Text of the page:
Opinion

Zachary Pullin: Growing to find acceptance among my people





"The intersection of my identity as a gay man and a Chippewa Cree tribal member begins at the intersection of Route 87 and Highway 448. The unpretentious hamlet of Box Elder, Mont., on the Rocky Boy Reservation is home to a humble population of 800 and the monuments of sovereignty of my ancestors.

My parents believed that if they didn’t like the road we were on, we needed to pave a new one. So they moved the family to the nearest metropolis: Spokane, Wash. What my parents gave us was opportunities and choices that we never had in Box Elder, protecting my sister and I from an unknown future (I was clearly, queerly different at a young age).

But pieces of my heart remained at the intersection of Route 87 and Highway 448.

Years later, I remember my family discussing a lesbian relative and her sexuality in hushed voices, their faces pink with shame. The shaky voices and unfamiliar syllables floating into the room shook me to my core. At that moment I decided to pave my own road, driving myself away to a safer and more secretive place.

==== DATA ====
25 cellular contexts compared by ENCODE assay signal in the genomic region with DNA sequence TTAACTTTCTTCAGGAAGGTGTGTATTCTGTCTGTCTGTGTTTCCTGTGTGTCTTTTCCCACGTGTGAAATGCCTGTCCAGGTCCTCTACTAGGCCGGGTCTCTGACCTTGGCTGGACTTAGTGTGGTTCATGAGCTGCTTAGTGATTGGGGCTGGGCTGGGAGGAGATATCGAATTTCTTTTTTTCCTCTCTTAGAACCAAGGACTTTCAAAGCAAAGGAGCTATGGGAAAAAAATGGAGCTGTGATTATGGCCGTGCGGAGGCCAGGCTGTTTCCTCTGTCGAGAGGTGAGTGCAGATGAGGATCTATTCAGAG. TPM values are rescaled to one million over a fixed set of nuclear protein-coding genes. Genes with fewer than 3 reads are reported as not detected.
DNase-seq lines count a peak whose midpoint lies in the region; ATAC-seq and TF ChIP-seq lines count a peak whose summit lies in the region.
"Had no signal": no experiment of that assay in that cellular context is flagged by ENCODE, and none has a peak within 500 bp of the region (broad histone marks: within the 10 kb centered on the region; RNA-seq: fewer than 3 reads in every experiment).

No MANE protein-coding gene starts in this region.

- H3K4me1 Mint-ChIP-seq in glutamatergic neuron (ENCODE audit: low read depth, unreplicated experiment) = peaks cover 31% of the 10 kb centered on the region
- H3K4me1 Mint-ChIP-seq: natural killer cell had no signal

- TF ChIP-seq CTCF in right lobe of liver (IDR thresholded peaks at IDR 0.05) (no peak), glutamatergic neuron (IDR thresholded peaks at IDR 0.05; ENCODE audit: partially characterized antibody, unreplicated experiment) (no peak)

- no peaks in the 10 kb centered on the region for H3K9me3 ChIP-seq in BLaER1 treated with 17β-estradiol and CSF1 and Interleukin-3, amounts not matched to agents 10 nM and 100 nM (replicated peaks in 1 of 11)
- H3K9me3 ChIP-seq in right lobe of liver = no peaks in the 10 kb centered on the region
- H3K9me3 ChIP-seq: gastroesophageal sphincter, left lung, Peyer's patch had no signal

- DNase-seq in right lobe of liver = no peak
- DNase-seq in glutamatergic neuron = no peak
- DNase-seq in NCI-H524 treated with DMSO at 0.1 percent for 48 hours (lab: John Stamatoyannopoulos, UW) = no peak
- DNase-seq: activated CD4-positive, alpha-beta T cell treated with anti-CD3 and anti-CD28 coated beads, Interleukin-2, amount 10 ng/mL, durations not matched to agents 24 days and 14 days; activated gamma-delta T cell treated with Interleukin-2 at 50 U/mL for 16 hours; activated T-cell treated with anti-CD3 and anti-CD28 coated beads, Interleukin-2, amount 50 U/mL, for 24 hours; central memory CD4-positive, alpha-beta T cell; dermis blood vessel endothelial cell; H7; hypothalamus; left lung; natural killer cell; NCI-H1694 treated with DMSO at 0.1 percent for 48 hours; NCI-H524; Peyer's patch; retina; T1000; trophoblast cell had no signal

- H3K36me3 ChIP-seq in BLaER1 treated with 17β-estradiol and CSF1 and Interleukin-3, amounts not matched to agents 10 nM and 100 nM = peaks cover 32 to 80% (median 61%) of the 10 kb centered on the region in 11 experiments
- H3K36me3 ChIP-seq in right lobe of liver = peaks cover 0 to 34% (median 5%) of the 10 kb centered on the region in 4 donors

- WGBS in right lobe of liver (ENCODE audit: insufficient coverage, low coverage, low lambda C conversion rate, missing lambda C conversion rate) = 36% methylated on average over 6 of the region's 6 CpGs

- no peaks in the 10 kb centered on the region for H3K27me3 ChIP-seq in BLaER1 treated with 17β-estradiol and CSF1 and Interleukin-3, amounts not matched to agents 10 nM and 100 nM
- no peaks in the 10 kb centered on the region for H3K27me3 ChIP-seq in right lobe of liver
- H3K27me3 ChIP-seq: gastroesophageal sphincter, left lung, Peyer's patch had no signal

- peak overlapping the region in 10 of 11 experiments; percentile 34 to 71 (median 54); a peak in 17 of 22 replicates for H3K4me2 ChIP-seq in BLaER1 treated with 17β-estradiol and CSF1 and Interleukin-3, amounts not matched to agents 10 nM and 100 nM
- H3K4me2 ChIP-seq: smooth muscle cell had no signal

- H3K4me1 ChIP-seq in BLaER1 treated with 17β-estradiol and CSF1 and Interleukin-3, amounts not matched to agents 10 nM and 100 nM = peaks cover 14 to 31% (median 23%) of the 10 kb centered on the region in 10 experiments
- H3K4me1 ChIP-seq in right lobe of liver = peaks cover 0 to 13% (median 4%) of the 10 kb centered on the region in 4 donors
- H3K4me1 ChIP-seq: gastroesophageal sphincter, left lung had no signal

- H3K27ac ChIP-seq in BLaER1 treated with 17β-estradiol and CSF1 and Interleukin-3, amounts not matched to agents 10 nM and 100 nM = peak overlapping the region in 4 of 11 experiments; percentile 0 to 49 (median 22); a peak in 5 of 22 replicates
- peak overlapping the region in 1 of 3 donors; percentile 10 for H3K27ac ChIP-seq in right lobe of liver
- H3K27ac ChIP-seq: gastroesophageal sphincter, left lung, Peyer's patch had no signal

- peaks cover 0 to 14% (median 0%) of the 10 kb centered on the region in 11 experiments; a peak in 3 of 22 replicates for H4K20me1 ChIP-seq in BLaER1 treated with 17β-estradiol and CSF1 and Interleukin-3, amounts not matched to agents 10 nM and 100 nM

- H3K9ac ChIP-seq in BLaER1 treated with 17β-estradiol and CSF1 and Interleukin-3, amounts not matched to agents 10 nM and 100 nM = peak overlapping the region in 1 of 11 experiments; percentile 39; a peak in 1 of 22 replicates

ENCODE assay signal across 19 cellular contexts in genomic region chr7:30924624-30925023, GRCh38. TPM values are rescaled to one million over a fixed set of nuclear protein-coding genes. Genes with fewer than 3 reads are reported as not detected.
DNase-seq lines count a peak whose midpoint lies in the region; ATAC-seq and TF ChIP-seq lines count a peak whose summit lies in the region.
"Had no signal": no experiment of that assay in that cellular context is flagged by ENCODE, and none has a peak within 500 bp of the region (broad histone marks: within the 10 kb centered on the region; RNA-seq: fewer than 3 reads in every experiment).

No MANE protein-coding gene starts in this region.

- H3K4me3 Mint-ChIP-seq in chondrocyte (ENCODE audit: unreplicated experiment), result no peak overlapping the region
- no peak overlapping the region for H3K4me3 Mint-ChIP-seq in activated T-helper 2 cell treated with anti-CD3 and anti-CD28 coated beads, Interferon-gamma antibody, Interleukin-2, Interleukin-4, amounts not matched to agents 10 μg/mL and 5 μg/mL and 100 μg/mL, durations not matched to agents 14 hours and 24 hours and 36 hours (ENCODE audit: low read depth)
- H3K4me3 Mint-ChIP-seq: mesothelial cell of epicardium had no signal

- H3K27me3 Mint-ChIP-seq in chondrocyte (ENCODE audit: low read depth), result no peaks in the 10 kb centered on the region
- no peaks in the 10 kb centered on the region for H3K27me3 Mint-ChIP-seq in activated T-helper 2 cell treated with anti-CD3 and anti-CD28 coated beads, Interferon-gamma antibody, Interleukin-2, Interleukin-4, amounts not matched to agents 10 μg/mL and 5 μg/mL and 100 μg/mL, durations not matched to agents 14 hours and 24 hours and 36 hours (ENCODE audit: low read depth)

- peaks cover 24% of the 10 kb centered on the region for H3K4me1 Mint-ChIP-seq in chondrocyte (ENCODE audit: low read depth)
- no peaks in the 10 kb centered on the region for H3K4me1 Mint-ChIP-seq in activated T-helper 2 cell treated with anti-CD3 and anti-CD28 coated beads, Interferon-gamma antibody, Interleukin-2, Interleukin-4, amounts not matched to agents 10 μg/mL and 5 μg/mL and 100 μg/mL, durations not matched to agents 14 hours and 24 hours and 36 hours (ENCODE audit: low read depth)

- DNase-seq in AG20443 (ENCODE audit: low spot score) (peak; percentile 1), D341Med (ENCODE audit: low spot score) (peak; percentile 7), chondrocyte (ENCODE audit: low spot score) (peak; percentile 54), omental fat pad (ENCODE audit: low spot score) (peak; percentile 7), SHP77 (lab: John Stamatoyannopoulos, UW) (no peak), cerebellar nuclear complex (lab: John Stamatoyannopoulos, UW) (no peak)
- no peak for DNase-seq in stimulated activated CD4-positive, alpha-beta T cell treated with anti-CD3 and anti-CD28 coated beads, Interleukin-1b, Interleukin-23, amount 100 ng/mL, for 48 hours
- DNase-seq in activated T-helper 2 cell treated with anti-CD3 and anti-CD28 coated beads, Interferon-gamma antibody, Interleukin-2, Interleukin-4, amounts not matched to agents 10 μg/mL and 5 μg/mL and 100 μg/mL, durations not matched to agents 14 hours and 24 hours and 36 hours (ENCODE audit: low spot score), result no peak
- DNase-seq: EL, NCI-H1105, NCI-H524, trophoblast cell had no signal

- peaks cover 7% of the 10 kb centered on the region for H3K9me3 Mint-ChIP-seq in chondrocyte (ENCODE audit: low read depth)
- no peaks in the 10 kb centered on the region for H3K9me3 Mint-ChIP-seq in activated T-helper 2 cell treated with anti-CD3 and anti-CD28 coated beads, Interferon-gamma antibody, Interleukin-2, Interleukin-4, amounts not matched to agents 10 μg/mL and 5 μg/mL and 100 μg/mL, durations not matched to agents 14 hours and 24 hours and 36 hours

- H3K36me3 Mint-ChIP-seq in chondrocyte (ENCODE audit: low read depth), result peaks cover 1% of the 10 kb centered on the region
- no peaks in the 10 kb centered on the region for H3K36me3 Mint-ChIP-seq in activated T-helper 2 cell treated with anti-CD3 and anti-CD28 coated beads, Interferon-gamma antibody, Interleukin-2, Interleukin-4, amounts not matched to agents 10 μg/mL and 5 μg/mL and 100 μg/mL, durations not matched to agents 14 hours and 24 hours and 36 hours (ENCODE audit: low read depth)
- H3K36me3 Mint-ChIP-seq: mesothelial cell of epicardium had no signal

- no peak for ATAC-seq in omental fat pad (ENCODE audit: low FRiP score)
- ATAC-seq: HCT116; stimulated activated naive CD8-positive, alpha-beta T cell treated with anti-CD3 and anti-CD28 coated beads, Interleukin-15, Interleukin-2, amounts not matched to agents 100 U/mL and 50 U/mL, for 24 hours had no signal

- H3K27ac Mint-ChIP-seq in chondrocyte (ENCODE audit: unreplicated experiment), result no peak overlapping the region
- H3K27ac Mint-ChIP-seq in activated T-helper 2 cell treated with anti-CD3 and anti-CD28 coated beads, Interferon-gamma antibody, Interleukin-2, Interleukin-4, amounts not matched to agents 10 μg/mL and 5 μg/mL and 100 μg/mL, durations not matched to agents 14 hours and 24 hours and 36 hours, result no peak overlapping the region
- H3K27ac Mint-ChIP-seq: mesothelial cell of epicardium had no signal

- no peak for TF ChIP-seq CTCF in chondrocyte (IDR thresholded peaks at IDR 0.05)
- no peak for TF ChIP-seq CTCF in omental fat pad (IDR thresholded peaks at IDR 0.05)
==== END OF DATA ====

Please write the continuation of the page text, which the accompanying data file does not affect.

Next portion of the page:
I made an explicit choice to deny my heritage while out on my own. I exercised selective perception to cast my culture as unaccepting and intolerant. I allowed others to project European-colonized, homophobic beliefs onto my people. The shield of conformity was my peace, but it drove an invisible wedge between my identities—gay and Native American. What was left was a crater in the intersection, and an unavoidable internalized racism."

Get the Story:
Zachary Pullin: Op-ed: Same Tribe, Same Acceptance (The Advocate 1/3)